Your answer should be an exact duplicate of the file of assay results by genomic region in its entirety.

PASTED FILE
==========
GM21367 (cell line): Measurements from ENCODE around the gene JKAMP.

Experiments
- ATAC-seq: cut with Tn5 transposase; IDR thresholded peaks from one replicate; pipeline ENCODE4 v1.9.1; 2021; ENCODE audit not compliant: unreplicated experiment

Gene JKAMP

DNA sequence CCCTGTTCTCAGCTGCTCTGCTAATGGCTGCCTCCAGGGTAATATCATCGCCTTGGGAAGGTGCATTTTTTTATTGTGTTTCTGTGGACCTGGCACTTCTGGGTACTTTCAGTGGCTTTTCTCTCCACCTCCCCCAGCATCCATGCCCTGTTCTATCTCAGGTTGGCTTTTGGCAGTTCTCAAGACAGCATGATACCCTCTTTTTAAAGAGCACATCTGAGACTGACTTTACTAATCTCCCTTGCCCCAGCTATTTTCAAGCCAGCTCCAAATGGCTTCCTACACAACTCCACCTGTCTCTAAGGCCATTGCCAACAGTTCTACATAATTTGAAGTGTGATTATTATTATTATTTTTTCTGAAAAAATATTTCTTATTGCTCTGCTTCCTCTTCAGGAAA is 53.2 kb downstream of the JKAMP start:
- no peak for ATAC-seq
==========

GM21367 (cell line): Measurements from ENCODE around the gene JKAMP.

Experiments
- ATAC-seq: cut with Tn5 transposase; IDR thresholded peaks from one replicate; pipeline ENCODE4 v1.9.1; 2021; ENCODE audit not compliant: unreplicated experiment

Gene JKAMP

DNA sequence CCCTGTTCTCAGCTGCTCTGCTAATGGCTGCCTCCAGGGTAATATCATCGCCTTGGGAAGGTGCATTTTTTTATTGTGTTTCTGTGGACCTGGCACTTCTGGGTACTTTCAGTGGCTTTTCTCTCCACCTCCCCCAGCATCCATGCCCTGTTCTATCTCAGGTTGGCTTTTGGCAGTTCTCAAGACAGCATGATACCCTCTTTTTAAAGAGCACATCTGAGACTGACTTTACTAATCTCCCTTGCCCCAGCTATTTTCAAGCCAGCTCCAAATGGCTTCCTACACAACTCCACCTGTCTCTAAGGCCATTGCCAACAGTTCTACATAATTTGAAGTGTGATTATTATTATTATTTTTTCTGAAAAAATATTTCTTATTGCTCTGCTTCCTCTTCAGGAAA is 53.2 kb downstream of the JKAMP start:
- no peak for ATAC-seq